This 10 part series will detail forecasting tricks that can be used to try to outforecast MOS. Outforecasting MOS is an important skill for a forecaster. MOS stands for Model Output Statistics and they are used as a guide for temperature prediction and precipitation prediction by forecasters. Model consensus is the average of the high temperatures, low temperatures or precipitation amount predicted by several forecast models.


Forecast models have a reputation for being wrong and that they can be outforecasted by an experienced forecaster. I have to say though these models are getting so good that it is getting more and more difficult to beat them especially in the tomorrow forecast. It used to be the NGM was the primary source for MOS. With several good models now it is getting more difficult to outforecast a consensus of these models.

Model consensus is the average forecast of several models. If 4 models forecast a low temperature tomorrow of 25, 29, 23 and 24 then the model consensus is (25+29+23+24) / 4 = 25 F.

If the model consensus is converging to a similar value than that is an indication the models have a very good handle on the forecast. If 4 models forecast a high temperature tomorrow of 50, 50, 50 and 51 then the models are all very near the consensus forecast. Could all the models be wrong? Yes, but you better have a good reason for why they would all be wrong.

You may run across a situation where 4 models are split on agreement. For example the predicted low tonight from the models could be 36, 38, 45, and 46. The model consensus would be (36+38+45+46) / 4 = 41 F. As you forecaster you should also determine why the agreement is split. Perhaps it is a cloud cover issue, there is a significant temperature gradient nearby or it is a precipitation issue (evaporative cooling). If you are fairly certain which of the splits will happen then go for that consensus. For example, if you are thinking the 2 cooler values are more likely, then the consensus for those will be (36+38)/2 = 37 F.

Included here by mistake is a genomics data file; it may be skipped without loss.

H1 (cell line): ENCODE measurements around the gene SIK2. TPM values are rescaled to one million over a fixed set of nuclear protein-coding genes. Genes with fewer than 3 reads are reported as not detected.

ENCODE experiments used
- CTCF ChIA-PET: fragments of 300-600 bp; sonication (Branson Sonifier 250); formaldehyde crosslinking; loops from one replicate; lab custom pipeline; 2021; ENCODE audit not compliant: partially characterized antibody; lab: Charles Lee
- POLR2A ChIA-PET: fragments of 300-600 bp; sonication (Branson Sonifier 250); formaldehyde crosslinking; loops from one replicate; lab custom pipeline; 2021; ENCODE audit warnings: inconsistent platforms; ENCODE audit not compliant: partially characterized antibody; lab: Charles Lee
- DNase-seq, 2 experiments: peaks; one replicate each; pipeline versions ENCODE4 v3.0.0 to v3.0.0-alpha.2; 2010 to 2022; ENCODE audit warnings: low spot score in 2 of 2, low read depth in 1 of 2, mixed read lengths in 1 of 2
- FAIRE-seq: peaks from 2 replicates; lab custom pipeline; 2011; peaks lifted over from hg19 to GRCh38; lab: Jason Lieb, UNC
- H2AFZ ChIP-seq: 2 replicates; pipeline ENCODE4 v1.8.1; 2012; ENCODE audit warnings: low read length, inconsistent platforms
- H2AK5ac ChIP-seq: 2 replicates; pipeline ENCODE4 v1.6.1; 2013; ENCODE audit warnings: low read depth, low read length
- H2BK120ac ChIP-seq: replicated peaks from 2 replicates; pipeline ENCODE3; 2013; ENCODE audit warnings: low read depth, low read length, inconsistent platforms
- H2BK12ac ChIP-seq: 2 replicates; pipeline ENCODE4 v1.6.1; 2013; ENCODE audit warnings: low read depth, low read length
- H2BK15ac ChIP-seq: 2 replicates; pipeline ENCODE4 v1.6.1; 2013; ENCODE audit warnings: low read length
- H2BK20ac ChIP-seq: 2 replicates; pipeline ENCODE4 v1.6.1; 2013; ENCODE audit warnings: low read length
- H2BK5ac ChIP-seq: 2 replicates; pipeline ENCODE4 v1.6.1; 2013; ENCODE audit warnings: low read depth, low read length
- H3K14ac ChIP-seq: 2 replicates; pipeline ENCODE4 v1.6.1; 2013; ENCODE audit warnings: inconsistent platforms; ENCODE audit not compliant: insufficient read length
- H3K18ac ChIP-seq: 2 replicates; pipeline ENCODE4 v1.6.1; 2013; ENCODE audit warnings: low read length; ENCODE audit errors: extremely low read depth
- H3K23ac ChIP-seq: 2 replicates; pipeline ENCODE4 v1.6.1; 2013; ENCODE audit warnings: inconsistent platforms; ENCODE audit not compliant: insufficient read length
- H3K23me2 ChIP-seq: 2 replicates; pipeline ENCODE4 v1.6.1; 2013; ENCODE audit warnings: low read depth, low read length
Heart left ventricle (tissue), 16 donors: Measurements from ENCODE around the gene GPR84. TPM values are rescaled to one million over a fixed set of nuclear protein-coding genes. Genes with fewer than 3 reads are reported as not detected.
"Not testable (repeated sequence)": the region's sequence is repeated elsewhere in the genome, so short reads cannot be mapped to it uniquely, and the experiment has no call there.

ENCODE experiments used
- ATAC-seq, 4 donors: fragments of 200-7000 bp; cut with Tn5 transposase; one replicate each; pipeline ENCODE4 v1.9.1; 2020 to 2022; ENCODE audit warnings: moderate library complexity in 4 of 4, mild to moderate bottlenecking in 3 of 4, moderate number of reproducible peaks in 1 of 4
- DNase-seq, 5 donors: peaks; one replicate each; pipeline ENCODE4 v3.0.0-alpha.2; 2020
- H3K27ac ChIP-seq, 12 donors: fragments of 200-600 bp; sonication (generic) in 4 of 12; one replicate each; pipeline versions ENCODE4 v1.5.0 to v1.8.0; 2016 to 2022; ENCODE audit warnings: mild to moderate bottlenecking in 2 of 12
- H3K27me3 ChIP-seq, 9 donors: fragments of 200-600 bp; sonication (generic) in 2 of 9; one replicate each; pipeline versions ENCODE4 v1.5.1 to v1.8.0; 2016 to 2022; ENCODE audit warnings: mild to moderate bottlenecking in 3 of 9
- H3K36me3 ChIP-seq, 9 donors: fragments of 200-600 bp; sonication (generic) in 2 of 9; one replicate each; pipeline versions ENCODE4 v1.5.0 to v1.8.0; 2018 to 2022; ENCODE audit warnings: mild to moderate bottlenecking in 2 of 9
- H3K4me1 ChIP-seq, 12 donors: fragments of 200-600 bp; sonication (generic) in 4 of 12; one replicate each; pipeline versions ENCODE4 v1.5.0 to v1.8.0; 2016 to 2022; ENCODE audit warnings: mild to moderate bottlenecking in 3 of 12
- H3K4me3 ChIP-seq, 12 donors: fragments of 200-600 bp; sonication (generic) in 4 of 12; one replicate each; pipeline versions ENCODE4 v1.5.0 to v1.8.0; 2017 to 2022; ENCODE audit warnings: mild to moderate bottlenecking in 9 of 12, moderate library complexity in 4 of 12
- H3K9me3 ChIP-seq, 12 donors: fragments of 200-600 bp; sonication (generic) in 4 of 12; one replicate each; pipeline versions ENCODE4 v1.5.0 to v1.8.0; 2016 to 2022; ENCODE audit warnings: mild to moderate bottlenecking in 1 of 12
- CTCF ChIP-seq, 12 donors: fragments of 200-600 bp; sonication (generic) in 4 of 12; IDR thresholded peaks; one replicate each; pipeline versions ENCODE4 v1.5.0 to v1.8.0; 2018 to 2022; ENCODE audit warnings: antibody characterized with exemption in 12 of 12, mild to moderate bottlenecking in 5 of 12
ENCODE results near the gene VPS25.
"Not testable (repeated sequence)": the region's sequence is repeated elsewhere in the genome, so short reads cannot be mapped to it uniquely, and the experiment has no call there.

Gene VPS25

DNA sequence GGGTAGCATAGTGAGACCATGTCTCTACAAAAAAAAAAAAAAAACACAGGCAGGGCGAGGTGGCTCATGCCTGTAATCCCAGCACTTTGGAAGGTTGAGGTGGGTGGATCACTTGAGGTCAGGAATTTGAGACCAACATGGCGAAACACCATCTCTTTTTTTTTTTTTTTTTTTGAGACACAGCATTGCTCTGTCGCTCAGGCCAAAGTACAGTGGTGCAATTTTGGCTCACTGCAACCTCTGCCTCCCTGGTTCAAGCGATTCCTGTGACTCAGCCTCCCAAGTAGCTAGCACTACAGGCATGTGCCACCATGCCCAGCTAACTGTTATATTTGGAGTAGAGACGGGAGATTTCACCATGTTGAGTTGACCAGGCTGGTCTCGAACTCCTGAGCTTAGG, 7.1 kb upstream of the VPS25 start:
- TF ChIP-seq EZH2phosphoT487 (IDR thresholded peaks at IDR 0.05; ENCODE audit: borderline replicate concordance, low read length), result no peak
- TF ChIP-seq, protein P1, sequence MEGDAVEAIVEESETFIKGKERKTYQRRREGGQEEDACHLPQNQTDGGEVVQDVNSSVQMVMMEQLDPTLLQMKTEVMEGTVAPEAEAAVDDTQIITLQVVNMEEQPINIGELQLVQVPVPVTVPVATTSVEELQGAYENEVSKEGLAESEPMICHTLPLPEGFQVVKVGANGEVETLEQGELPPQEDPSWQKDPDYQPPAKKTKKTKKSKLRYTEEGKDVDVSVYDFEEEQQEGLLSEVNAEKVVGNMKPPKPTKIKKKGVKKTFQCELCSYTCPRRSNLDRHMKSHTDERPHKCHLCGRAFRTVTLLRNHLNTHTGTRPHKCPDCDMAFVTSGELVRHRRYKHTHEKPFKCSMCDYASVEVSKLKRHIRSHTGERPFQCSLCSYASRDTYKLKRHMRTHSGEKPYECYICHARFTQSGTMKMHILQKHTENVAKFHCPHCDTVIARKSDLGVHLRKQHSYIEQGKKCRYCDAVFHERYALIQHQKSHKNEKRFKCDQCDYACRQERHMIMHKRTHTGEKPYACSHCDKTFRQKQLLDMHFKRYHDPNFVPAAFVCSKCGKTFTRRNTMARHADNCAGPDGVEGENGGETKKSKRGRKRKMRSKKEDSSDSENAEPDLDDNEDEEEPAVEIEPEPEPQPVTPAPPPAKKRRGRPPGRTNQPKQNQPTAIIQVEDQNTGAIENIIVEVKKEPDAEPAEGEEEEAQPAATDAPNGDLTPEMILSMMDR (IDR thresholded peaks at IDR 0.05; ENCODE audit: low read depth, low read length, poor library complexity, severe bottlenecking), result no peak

If the forecast values are wide ranging then it is more difficult to trust the consensus. As a forecaster you will need to spend extra time with this forecast to determine your prediction. For example, the model highs tomorrow could be 55, 61, 64 and 68. Look at the model panels and determine why there is so much of a spread. As yourself which high temperature is most likely. You may conclude a consensus is good or you may want to go with a higher or lower value depending on the situation. You may also conclude you need to take your own value and not the value given by any model.

There are cases where it is not a good idea to take consensus. The 8 previous forecast trick essays explain various situations in which it would not be the best idea to take model consensus. However, on many forecasts the taking of model consensus is a good idea. The situations in which taking model consensus is a good idea is when:
1) there is a stagnant air mass over the forecast area
2) all the models have a common consensus
3) there are no clouds
4) the weather pattern is unchanging
5) the weather is typical to what should occur that time of the year

The model output will tend to be more varied when the weather is changing. It is not a good idea to go blindly with model consensus when:
1) a front is moving through the forecast area
2) differential advection is occurring
3) all the models do not have a common forecasted value
4) there is a good chance of clouds and precipitation
5) the weather is unusual for that time of the year
6) there is a mesoscale process the models are not picking up well

Keep all this information in mind when putting together your temperature forecast.